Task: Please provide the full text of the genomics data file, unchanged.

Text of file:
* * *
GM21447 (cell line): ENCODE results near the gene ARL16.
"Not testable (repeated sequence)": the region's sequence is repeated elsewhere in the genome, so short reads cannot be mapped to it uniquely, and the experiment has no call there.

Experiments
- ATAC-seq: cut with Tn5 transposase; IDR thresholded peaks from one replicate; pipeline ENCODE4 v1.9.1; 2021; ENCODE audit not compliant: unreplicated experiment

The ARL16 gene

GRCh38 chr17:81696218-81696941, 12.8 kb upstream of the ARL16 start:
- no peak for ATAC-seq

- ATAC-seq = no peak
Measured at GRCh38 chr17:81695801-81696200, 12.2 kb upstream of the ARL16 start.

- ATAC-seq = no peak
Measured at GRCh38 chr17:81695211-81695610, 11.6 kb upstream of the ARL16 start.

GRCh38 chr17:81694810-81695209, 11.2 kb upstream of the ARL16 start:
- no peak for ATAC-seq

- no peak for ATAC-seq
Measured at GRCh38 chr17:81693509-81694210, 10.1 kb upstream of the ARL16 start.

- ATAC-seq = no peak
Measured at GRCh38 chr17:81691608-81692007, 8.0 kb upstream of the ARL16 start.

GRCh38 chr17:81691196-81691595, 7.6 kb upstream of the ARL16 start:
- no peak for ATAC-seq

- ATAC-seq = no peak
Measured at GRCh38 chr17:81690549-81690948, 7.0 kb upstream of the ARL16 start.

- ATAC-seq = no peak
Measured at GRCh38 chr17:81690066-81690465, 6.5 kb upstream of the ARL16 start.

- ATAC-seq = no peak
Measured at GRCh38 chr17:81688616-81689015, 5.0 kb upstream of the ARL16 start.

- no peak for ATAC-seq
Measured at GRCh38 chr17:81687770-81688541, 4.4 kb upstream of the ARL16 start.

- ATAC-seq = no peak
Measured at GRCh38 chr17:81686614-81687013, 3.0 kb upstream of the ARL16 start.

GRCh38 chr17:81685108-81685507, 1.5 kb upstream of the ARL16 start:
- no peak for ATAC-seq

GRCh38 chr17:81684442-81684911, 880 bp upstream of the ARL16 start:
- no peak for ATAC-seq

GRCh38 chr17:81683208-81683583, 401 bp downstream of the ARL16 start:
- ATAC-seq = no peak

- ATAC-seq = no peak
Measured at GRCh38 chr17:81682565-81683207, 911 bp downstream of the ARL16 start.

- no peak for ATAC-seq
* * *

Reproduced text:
GM21447 (cell line): ENCODE results near the gene ARL16.
"Not testable (repeated sequence)": the region's sequence is repeated elsewhere in the genome, so short reads cannot be mapped to it uniquely, and the experiment has no call there.

Experiments
- ATAC-seq: cut with Tn5 transposase; IDR thresholded peaks from one replicate; pipeline ENCODE4 v1.9.1; 2021; ENCODE audit not compliant: unreplicated experiment

The ARL16 gene

GRCh38 chr17:81696218-81696941, 12.8 kb upstream of the ARL16 start:
- no peak for ATAC-seq

- ATAC-seq = no peak
Measured at GRCh38 chr17:81695801-81696200, 12.2 kb upstream of the ARL16 start.

- ATAC-seq = no peak
Measured at GRCh38 chr17:81695211-81695610, 11.6 kb upstream of the ARL16 start.

GRCh38 chr17:81694810-81695209, 11.2 kb upstream of the ARL16 start:
- no peak for ATAC-seq

- no peak for ATAC-seq
Measured at GRCh38 chr17:81693509-81694210, 10.1 kb upstream of the ARL16 start.

- ATAC-seq = no peak
Measured at GRCh38 chr17:81691608-81692007, 8.0 kb upstream of the ARL16 start.

GRCh38 chr17:81691196-81691595, 7.6 kb upstream of the ARL16 start:
- no peak for ATAC-seq

- ATAC-seq = no peak
Measured at GRCh38 chr17:81690549-81690948, 7.0 kb upstream of the ARL16 start.

- ATAC-seq = no peak
Measured at GRCh38 chr17:81690066-81690465, 6.5 kb upstream of the ARL16 start.

- ATAC-seq = no peak
Measured at GRCh38 chr17:81688616-81689015, 5.0 kb upstream of the ARL16 start.

- no peak for ATAC-seq
Measured at GRCh38 chr17:81687770-81688541, 4.4 kb upstream of the ARL16 start.

- ATAC-seq = no peak
Measured at GRCh38 chr17:81686614-81687013, 3.0 kb upstream of the ARL16 start.

GRCh38 chr17:81685108-81685507, 1.5 kb upstream of the ARL16 start:
- no peak for ATAC-seq

GRCh38 chr17:81684442-81684911, 880 bp upstream of the ARL16 start:
- no peak for ATAC-seq

GRCh38 chr17:81683208-81683583, 401 bp downstream of the ARL16 start:
- ATAC-seq = no peak

- ATAC-seq = no peak
Measured at GRCh38 chr17:81682565-81683207, 911 bp downstream of the ARL16 start.

- no peak for ATAC-seq